Gutmann, P.: Software generation of practically strong random numbers. In: Proc. of the 7th Usenix Security Symposium (1998)Google Scholar
  12. 12.
    Gutmann, P.: Lessons learned in implementing and deploying crypto software. In: Proc. of the 11th Usenix Security Symposium (2002)Google Scholar
  13. 13.
    Howgrave-Graham, N.A., Smart, N.P.: Lattice attacks on digital signature schemes. Design, Codes and Cryptography 23, 283–290 (2001)MATHCrossRefMathSciNetGoogle Scholar
  14. 14.
    IEEE. P1363: Standard specifications for public-key cryptography, Available at http://grouper.ieee.org/groups/1363/
  15. 15.
    Cryptrec, I.: Evaluation of cryptographic techniques, Available at http://www.ipa.go.jp/security/enc/CRYPTREC/index-e.html
  16. 16.
    Jallad, K., Katz, J., Schneier, B.: Implementation of chosen-ciphertext attacks against PGP and GnuPG. In: Chan, A.H., Gligor, V.D. (eds.) ISC 2002. LNCS, vol. 2433, p. 90. Springer, Heidelberg (2002)CrossRefGoogle Scholar
  17. 17.
    Kaliski, B.: PKCS #1: RSA encryption version 1.5: Request for Comments 2313, Available as http://www.ietf.org/rfc/rfc2313.txt
  18. 18.
    Katz, J., Schneier, B.: A chosen ciphertext attack against several E-Mail encryption protocols. In: Proc. of the 9th Usenix Security Symposium (2000)Google Scholar
  19. 19.
    Koch, W.: GnuPG’s ElGamal signing keys compromised. Internet public announcement on November 27 (2003)Google Scholar
  20. 20.
    RSA Labs. PKCS #1: RSA cryptography standard, Available at http://www.rsasecurity.com/rsalabs/pkcs/pkcs-1/index.html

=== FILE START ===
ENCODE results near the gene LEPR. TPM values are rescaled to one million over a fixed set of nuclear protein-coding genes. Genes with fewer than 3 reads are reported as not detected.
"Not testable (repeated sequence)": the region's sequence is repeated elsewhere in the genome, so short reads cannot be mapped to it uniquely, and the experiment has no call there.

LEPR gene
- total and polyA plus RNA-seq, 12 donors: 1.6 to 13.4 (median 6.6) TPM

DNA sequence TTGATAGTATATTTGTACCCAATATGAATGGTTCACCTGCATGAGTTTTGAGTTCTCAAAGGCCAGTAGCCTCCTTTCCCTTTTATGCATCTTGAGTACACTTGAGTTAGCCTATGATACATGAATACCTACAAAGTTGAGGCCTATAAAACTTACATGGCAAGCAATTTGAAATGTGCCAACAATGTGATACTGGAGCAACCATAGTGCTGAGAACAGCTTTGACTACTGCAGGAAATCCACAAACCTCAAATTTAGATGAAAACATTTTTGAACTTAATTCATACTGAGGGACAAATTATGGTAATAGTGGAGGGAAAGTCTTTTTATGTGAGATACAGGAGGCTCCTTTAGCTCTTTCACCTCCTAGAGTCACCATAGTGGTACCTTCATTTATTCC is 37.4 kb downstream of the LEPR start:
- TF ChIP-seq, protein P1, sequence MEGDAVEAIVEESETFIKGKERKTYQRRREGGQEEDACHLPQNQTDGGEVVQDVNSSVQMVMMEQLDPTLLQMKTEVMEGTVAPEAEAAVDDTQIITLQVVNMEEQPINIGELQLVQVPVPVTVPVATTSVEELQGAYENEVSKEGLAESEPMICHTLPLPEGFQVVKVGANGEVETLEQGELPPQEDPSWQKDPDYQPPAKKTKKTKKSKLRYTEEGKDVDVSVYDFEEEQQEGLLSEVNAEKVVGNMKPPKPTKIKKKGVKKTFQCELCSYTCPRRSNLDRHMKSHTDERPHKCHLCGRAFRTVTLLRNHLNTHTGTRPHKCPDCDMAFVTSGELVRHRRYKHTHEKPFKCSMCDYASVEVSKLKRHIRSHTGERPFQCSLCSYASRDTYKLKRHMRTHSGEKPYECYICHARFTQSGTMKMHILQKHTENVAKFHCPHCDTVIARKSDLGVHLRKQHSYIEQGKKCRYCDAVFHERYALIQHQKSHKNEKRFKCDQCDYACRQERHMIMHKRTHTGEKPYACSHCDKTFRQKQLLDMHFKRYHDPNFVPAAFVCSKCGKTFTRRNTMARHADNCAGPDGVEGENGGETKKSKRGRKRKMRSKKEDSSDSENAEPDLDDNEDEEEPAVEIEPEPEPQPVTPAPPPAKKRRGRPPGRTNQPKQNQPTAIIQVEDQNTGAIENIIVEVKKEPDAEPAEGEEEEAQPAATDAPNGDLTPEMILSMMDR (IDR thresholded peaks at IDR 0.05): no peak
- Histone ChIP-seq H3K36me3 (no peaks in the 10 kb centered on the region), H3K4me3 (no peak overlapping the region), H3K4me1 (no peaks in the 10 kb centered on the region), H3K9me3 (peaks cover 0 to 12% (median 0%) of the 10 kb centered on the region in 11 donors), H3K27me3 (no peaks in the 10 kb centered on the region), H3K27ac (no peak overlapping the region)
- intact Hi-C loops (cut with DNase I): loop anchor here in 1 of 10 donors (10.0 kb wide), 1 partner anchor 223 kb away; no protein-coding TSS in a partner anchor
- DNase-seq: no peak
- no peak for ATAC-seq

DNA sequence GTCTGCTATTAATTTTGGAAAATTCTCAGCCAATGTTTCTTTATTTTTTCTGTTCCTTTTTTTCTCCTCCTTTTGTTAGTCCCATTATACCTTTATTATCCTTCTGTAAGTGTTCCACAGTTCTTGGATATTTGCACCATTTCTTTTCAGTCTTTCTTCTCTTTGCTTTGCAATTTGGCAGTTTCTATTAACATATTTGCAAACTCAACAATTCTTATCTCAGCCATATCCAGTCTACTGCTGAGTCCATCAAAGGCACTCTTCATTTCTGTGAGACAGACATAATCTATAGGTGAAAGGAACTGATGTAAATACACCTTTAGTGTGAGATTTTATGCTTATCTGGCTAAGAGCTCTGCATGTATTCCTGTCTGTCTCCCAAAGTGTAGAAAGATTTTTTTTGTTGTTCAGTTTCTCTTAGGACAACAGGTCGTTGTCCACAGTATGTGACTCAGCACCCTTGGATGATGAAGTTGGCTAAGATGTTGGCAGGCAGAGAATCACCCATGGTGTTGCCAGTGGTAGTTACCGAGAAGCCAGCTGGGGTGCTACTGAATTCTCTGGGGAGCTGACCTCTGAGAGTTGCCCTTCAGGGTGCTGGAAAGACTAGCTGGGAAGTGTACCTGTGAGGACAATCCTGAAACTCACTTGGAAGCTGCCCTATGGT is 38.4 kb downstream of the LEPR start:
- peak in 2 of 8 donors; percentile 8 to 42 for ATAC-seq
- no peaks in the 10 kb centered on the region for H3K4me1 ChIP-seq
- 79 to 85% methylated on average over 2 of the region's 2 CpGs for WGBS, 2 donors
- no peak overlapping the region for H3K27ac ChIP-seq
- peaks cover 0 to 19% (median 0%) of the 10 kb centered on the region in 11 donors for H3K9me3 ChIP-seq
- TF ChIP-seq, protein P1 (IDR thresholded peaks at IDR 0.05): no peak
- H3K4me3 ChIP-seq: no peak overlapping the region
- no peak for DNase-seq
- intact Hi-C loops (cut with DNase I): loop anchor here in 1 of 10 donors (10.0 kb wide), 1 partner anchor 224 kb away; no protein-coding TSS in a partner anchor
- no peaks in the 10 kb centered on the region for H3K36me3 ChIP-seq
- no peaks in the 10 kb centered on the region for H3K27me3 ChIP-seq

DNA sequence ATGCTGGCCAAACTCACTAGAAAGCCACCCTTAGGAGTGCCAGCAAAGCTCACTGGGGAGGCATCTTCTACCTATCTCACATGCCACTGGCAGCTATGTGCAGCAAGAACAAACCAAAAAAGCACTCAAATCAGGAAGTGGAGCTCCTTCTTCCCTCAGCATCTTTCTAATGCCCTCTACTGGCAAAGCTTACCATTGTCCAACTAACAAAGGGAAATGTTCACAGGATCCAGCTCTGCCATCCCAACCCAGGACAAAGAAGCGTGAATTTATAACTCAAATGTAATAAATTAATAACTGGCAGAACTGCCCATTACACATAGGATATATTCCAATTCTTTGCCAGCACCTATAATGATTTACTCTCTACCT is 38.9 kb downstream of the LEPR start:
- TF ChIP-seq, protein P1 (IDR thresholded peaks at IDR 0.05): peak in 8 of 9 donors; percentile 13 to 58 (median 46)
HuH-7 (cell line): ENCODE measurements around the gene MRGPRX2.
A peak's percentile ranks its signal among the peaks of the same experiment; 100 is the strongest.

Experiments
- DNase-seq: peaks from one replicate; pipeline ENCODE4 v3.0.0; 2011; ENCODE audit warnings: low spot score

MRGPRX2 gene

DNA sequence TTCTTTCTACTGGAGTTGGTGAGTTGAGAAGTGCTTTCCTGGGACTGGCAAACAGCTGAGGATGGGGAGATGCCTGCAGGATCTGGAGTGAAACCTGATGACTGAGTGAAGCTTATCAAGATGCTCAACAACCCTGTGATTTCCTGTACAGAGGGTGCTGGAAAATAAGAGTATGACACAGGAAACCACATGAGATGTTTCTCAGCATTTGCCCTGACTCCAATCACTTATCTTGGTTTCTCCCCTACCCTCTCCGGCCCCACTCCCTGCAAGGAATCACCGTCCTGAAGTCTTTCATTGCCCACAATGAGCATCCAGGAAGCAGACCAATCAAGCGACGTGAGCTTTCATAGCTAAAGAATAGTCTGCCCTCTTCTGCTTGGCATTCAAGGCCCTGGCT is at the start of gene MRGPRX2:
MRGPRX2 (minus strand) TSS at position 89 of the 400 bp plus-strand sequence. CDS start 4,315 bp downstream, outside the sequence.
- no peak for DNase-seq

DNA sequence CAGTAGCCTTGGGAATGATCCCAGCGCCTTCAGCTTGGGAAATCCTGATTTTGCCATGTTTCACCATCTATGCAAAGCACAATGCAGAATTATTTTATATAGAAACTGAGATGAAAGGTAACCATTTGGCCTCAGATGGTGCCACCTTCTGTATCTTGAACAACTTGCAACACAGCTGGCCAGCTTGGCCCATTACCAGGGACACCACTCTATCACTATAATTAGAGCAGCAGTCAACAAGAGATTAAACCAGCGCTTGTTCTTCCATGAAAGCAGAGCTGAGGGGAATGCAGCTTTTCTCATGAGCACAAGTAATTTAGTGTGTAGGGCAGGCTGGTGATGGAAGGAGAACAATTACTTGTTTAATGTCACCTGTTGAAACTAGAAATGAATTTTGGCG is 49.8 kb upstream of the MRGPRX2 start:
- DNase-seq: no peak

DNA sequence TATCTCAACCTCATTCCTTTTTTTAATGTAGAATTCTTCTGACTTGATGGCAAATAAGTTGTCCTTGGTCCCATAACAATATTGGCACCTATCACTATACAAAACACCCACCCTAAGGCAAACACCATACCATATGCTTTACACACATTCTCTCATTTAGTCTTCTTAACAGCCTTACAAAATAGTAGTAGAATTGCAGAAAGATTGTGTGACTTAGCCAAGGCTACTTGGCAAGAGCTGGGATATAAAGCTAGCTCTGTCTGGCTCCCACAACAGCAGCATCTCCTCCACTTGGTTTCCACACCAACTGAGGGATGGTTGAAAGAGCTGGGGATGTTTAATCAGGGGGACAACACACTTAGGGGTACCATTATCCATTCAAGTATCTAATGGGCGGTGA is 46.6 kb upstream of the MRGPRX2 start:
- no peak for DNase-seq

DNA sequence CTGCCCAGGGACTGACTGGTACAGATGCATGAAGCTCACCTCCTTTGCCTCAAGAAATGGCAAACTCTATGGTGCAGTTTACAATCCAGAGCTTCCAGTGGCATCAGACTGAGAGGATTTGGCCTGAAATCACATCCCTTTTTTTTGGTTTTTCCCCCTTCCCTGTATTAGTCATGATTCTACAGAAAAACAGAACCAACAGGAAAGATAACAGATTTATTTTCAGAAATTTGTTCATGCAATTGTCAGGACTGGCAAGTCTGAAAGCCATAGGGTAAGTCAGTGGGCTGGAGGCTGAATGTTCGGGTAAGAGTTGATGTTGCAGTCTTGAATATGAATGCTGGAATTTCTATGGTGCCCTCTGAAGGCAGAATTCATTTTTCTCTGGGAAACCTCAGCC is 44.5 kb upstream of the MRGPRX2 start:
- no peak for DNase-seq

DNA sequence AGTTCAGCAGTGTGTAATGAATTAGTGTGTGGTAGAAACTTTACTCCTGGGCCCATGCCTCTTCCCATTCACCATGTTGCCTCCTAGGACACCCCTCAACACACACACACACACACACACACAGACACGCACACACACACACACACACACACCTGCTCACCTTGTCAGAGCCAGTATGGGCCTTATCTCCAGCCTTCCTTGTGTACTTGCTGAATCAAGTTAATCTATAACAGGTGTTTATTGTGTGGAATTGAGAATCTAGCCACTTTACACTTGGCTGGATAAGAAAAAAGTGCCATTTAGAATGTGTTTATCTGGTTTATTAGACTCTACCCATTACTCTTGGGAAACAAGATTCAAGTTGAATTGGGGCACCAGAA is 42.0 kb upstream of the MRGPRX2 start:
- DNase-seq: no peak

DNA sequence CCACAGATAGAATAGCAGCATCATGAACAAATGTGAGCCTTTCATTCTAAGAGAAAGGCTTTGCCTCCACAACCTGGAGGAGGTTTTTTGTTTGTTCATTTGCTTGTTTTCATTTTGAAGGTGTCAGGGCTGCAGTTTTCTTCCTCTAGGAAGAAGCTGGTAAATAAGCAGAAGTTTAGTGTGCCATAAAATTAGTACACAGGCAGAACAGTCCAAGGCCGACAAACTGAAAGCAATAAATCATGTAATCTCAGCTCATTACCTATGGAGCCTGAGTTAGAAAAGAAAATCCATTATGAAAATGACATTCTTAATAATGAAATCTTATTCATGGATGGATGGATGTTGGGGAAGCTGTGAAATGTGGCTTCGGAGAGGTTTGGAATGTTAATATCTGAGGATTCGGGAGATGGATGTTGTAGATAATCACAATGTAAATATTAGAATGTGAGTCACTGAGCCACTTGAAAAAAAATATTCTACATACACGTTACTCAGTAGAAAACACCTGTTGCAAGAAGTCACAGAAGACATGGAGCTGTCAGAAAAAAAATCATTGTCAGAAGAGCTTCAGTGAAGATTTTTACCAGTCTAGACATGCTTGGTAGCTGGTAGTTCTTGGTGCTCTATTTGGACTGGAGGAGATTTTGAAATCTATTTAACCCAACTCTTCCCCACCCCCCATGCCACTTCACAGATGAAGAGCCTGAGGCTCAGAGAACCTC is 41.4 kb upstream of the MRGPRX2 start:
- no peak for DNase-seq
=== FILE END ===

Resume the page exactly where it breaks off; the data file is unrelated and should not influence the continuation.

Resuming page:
21. 21.
    Manger, J.: A chosen ciphertext attack on RSA Optimal Asymmetric Encryption Padding (OAEP) as standardized in PKCS #1 v2.0. In: Kilian, J. (ed.) CRYPTO 2001. LNCS, vol. 2139, pp. 230–231. Springer, Heidelberg (2001)CrossRefGoogle Scholar
  22. 22.
    Nguyen, P.Q., Shparlinski, I.E.: The insecurity of the Digital Signature Algorithm with partially known nonces. Journal of Cryptology 15(3) (2002)Google Scholar
  23. 23.
    Nguyen, P.Q., Stehlé, D.: Low-dimensional lattice basis reduction revisited. In: Buell, D.A. (ed.) ANTS 2004. LNCS, vol. 3076, pp. 338–357. Springer, Heidelberg (2004)CrossRefGoogle Scholar
  24. 24.
    Nguyen, P.Q., Stern, J.: The two faces of lattices in cryptology. In: Silverman, J.H. (ed.) CaLC 2001. LNCS, vol. 2146, pp. 146–180. Springer, Heidelberg (2001)CrossRefGoogle Scholar
  25. 25.
    van Oorschot, P.C., Wiener, M.J.: On Diffie-Hellman key agreement with short exponents. In: Maurer, U.M. (ed.) EUROCRYPT 1996. LNCS, vol. 1070, pp. 332–343. Springer, Heidelberg (1996)Google Scholar
  26. 26.
  27. 27.
    PGP. Pretty good privacy, http://www.pgp.com
  28. 28.
    Schneier, B.: Security in the real world: How to evaluate security technology. Computer Security Journal XV(4) (1999)Google Scholar
  29. 29.
    Shoup, V.: Number Theory C++ Library (NTL) version 5.3.1, Available at http://www.shoup.net/ntl/
  30. 30.
    Stern, J., Pointcheval, D., Malone-Lee, J., Smart, N.P.: Flaws in applying proof methodologies to signature schemes. In: Yung, M. (ed.) CRYPTO 2002. LNCS, vol. 2442, pp. 93–110. Springer, Heidelberg (2002)CrossRefGoogle Scholar

Copyright information

© Springer-Verlag Berlin Heidelberg 2004

Authors and Affiliations

  • Phong Q. Nguyen
    • 1
  1. 1.CNRS/École normale supérieure, Département d’informatiqueParis Cedex 05France

Personalised recommendations